Currently, both sides have political stakes in humanitarian issues. The opposition has long made a “humanitarian channel” a requirement for political dialogue. For the government, allowing humanitarian aid would mean admitting total failure. However, as emphasized by the director of the Nansen Center for Peace and Dialogue, Alfredo Zamudio, humanitarian issues should be discussed separately from the political dialogue. It needs a different language, one of urgency and action. As the adviser to Caritas, Venezuela, Susanna Raffali showed us: There has been a drastic increase in the registered number of infant and maternal deaths (33 and 65 % increase respectively from 2015 – 2016). There are severe shortages of baby formula and basic life-saving medications. 15% of children under 5 in Venezuela are diagnosed with “Global Acute Malnutrition”, and 44% of Venezuelans say they have gone days without eating at all. While there is no consensus on how to define the situation, Caritas has upgraded the severity from “humanitarian crisis” to “complex humanitarian emergency”. Also the number of asylum seekers and refugees from Venezuela, particularly to Colombia is becoming critical. They need urgent attention and protection. This requires willingness by all parties to set aside political issues and focus on resolving the acute crisis. It has been done before in extremely complex situations including in Darfur and the Balkans, and it is possible to do it again.
4. One should bring in issues of key national interest that must be discussed irrespective of the color of the government
Over the last ten years at least, the polarized conflict in the country has overshadowed any other political debate. Every issue has been cast in political terms as government versus opposition. That means that there are many issues that have not been dealt with in the failed attempts at negotiations that have taken place over the last years. One such issue is the environment. Extractivism is a major threat to Latin American environments, and to rural and indigenous populations, and has been pursued by governments as different as those of Maduro in Venezuela, Rafael Correa in Ecuador, Michel Temer I Brazil and Juan Manuel Santos in Colombia. Currently the exploration of an area of 122.000 square kilometer, with enormous mineral resources is underway, to the detriment of local environments and indigenous peoples in the so called Orinoco Mining Arch, with minimal local discussion. This may be an environmental catastrophe not only for Venezuela, and the surrounding areas, but with global repercussions as it will increase deforestation in the Amazon.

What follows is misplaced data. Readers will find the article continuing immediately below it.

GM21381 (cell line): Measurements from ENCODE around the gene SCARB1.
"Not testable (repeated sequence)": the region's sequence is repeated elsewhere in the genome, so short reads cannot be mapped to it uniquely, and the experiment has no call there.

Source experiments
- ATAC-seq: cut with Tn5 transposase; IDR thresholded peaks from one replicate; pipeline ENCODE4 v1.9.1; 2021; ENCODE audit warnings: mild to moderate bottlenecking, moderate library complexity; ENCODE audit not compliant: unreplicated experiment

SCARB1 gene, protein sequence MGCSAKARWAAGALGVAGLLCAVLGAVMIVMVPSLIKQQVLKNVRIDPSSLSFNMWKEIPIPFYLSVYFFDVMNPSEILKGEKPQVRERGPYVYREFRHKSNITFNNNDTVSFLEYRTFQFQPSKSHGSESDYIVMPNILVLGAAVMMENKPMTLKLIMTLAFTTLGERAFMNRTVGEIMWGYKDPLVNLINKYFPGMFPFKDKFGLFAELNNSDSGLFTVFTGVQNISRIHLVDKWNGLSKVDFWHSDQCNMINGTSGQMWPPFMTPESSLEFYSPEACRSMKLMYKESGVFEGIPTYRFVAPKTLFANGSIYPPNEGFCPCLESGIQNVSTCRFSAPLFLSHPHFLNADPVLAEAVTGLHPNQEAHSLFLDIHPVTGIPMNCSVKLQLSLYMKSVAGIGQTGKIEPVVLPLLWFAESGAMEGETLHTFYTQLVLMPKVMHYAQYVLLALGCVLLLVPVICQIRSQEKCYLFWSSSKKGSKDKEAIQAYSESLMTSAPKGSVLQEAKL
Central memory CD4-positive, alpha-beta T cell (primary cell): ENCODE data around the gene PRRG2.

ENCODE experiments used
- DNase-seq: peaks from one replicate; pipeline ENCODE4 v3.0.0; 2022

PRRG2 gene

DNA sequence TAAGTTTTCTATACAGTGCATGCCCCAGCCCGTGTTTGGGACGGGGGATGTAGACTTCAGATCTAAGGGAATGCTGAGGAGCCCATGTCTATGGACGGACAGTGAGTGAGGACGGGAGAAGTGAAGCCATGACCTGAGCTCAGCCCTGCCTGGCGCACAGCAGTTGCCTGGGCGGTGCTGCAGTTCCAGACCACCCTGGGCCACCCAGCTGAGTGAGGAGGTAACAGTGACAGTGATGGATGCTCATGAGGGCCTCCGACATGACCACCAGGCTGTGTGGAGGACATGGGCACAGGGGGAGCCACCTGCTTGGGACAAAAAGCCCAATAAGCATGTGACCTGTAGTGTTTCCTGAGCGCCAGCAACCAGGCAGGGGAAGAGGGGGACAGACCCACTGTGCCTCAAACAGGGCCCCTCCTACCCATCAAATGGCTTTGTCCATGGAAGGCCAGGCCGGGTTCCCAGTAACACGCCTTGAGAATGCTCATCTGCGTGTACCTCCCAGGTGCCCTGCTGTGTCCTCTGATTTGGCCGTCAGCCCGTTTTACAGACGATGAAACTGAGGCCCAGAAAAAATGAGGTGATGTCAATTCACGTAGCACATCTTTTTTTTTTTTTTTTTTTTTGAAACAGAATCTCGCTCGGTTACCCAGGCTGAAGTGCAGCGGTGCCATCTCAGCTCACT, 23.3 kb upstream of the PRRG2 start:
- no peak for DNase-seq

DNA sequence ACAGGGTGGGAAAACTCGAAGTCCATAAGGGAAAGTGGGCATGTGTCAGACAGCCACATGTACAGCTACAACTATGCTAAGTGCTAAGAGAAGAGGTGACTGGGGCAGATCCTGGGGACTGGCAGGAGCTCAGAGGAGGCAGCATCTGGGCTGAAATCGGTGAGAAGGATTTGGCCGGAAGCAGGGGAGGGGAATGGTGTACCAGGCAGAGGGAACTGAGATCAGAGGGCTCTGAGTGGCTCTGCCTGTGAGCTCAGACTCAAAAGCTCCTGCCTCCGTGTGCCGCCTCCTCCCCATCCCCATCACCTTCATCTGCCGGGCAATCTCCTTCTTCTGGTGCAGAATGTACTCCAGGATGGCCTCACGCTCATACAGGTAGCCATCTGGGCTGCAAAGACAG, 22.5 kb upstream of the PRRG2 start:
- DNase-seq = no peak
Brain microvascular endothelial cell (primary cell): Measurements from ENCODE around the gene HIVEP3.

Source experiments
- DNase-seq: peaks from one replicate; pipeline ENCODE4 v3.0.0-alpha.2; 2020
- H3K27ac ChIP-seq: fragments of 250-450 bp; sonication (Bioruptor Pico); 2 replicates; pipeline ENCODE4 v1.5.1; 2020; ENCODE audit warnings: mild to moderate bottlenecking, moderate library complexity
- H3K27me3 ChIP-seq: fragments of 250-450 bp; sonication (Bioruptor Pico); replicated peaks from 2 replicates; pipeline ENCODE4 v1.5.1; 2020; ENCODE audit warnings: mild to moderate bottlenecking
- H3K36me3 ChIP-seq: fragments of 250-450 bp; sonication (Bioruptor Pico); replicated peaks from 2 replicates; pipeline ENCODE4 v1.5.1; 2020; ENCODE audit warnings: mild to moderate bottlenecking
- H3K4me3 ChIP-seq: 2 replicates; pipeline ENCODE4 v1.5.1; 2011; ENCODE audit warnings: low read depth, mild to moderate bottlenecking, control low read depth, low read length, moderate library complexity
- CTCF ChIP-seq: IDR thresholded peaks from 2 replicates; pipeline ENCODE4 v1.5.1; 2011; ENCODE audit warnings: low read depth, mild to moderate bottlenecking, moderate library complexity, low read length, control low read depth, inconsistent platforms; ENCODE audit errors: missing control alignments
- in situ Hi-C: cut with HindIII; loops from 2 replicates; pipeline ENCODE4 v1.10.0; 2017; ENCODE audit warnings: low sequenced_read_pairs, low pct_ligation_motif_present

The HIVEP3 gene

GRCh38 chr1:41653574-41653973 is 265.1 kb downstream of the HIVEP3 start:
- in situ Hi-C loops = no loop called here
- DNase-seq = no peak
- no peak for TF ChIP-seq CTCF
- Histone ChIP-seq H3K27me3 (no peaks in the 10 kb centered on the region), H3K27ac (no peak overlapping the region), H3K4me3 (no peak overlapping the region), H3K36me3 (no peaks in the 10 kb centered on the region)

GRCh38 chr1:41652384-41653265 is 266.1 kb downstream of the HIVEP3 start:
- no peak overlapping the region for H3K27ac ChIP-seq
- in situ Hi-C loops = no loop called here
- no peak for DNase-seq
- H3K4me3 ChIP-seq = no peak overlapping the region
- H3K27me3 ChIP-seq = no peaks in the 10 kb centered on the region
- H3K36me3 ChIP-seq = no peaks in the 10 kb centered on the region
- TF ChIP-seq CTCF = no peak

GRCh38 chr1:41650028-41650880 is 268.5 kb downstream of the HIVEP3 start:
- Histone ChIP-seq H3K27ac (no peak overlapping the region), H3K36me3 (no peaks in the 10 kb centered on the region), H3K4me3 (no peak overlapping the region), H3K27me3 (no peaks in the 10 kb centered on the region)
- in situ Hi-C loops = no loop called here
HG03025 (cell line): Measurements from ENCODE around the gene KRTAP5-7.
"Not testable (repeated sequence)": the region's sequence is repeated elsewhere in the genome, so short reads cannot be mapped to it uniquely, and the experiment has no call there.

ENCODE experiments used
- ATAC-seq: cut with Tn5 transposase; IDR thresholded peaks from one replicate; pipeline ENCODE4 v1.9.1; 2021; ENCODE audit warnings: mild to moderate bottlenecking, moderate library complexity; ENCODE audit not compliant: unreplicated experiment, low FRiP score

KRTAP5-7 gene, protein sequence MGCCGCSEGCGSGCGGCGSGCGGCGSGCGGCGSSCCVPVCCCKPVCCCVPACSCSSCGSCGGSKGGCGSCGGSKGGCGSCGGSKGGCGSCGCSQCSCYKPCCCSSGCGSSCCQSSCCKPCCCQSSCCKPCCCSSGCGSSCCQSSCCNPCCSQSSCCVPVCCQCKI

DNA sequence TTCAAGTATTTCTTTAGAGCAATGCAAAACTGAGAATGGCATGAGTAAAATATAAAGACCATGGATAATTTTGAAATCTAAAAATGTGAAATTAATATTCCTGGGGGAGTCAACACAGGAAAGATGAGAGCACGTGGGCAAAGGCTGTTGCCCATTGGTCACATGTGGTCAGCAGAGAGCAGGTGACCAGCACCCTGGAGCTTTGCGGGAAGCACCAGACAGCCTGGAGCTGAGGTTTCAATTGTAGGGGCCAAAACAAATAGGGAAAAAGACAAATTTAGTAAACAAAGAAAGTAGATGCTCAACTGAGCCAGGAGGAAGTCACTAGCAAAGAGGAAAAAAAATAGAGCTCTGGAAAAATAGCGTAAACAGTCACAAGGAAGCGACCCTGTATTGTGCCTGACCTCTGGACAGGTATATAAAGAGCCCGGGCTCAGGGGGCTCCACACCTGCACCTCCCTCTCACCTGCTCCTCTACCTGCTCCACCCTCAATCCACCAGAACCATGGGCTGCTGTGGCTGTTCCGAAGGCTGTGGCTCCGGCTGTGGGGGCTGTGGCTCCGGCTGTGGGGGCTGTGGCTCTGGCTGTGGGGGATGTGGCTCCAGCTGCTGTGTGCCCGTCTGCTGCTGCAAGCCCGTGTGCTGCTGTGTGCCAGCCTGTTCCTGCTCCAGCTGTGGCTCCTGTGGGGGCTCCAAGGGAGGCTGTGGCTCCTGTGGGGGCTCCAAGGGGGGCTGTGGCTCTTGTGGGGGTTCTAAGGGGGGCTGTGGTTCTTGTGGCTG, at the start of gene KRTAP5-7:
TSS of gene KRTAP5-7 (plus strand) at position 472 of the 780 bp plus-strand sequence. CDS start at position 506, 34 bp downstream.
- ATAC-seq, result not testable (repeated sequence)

5. We need to stop talking about the conflict in left-right terms
While there are obvious real conflicts between different social classes underlying the current crisis, there are many other dimensions of the conflict in Venezuela, and talking about it only in left-right terms will disguise realities more than they will reveal them. It is an equally banal analysis to say that it was too much socialism that destroyed Venezuela, as it is arguing that the main problem was that too much was left to capitalist dynamics. Talking about the conflict in those terms have hindered an open and constructive rethink of the possibilities that Venezuela has. The international community – including activists and academic has a great responsibility to avoid reinforcing the tendency at dichotomizing, polarizing and politicizing the opportunities and obstacles in Venezuela.
6. Violence and discourse that potentially may instigate it, must be denounced and rejected – irrespective of who is behind
The violence that took place this summer were initiated and fueled by groups on both sides. There are violent groups within the opposition, although there can be little doubt that the National Guard and other official forces are superior in terms of access to means of oppression. The government has a particular responsibility to end all human rights abuses as documented by the United Nations and take actions in line with their recommendations. Any discussion, nationally and internationally, should avoid using a language that may justify and arouse the use of violent means.
7. Institutions must be respected
Currently, the Constituent Assembly creates a lot of uncertainty about schedules for elections and what rules will be guiding those since the assembly has absolute powers. The Chavista constitution of 1999 has – in spite of having been controversial at its establishment – provided a certain minimum of rules of the game. Without this, Venezuela is in a political state of emergency that makes dialogue extremely difficult. A fixed schedule for elections was crucial to the opposition as their only real resource is their numbers. Without a set schedule for free and fair elections, one side of the conflict will possess all capabilities and dialogue is doomed to be highly biased.